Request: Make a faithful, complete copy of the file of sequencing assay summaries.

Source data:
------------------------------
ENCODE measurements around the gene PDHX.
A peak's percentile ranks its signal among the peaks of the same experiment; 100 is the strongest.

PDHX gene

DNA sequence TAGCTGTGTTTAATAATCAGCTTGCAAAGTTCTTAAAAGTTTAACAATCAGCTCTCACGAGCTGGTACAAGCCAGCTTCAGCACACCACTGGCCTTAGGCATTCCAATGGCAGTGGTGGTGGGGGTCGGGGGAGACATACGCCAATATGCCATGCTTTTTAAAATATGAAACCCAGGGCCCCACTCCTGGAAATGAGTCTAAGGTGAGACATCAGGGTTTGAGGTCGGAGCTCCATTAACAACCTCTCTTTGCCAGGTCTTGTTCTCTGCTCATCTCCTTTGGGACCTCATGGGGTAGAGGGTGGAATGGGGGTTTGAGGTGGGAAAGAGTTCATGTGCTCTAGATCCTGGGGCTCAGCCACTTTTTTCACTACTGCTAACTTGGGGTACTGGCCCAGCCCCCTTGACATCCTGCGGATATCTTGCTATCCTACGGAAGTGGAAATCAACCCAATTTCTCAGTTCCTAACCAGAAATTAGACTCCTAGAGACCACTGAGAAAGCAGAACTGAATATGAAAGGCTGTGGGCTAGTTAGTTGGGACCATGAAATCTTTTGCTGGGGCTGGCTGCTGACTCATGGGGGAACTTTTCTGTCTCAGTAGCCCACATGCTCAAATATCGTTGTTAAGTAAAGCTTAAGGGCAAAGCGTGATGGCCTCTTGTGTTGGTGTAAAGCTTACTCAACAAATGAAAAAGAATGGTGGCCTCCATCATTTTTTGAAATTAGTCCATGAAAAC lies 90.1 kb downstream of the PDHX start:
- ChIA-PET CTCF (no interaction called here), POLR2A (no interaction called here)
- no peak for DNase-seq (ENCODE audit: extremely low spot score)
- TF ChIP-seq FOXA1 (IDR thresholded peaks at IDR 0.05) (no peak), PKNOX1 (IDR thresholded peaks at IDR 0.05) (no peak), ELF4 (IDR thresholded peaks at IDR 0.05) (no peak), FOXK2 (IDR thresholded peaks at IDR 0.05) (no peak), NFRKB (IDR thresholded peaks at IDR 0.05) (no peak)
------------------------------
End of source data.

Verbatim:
ENCODE measurements around the gene PDHX.
A peak's percentile ranks its signal among the peaks of the same experiment; 100 is the strongest.

PDHX gene

DNA sequence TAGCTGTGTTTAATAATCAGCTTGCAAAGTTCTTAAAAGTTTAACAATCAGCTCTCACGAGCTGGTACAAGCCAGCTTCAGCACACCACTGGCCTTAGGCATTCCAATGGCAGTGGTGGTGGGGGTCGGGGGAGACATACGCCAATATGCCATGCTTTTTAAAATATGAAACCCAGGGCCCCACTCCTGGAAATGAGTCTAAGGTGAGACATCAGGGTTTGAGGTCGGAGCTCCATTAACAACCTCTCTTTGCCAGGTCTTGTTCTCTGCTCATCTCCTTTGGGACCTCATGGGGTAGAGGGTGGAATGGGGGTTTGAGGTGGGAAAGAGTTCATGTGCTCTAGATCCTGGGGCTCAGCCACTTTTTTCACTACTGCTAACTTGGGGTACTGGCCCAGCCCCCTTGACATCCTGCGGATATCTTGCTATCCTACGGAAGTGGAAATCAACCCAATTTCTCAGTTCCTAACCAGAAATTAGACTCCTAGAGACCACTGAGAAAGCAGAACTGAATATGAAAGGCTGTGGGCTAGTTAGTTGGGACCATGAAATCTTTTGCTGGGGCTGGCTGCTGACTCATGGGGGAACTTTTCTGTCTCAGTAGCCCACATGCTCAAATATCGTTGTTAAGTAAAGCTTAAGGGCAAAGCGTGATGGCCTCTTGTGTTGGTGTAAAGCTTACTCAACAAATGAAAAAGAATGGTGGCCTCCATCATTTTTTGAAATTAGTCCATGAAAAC lies 90.1 kb downstream of the PDHX start:
- ChIA-PET CTCF (no interaction called here), POLR2A (no interaction called here)
- no peak for DNase-seq (ENCODE audit: extremely low spot score)
- TF ChIP-seq FOXA1 (IDR thresholded peaks at IDR 0.05) (no peak), PKNOX1 (IDR thresholded peaks at IDR 0.05) (no peak), ELF4 (IDR thresholded peaks at IDR 0.05) (no peak), FOXK2 (IDR thresholded peaks at IDR 0.05) (no peak), NFRKB (IDR thresholded peaks at IDR 0.05) (no peak)